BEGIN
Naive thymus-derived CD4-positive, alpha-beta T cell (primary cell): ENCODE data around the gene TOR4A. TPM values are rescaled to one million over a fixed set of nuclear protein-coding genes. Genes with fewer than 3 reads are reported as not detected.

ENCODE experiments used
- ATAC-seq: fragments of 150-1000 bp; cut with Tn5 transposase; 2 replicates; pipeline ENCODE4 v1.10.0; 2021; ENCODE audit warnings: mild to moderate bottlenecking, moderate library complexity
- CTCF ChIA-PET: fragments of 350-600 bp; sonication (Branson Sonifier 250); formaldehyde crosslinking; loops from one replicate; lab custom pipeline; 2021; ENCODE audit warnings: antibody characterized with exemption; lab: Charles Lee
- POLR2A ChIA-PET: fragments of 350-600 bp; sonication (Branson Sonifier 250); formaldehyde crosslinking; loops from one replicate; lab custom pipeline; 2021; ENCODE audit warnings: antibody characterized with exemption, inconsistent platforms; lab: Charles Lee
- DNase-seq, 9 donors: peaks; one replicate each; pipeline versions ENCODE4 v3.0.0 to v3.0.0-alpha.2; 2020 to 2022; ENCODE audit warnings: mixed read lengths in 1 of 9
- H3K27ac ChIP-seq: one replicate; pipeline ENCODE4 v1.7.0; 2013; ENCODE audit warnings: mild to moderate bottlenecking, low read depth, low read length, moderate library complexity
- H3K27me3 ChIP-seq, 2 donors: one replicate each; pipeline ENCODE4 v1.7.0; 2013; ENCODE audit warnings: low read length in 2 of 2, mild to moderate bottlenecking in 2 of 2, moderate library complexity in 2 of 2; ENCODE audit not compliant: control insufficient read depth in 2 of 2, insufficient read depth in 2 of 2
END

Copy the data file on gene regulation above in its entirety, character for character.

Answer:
Naive thymus-derived CD4-positive, alpha-beta T cell (primary cell): ENCODE data around the gene TOR4A. TPM values are rescaled to one million over a fixed set of nuclear protein-coding genes. Genes with fewer than 3 reads are reported as not detected.

ENCODE experiments used
- ATAC-seq: fragments of 150-1000 bp; cut with Tn5 transposase; 2 replicates; pipeline ENCODE4 v1.10.0; 2021; ENCODE audit warnings: mild to moderate bottlenecking, moderate library complexity
- CTCF ChIA-PET: fragments of 350-600 bp; sonication (Branson Sonifier 250); formaldehyde crosslinking; loops from one replicate; lab custom pipeline; 2021; ENCODE audit warnings: antibody characterized with exemption; lab: Charles Lee
- POLR2A ChIA-PET: fragments of 350-600 bp; sonication (Branson Sonifier 250); formaldehyde crosslinking; loops from one replicate; lab custom pipeline; 2021; ENCODE audit warnings: antibody characterized with exemption, inconsistent platforms; lab: Charles Lee
- DNase-seq, 9 donors: peaks; one replicate each; pipeline versions ENCODE4 v3.0.0 to v3.0.0-alpha.2; 2020 to 2022; ENCODE audit warnings: mixed read lengths in 1 of 9
- H3K27ac ChIP-seq: one replicate; pipeline ENCODE4 v1.7.0; 2013; ENCODE audit warnings: mild to moderate bottlenecking, low read depth, low read length, moderate library complexity
- H3K27me3 ChIP-seq, 2 donors: one replicate each; pipeline ENCODE4 v1.7.0; 2013; ENCODE audit warnings: low read length in 2 of 2, mild to moderate bottlenecking in 2 of 2, moderate library complexity in 2 of 2; ENCODE audit not compliant: control insufficient read depth in 2 of 2, insufficient read depth in 2 of 2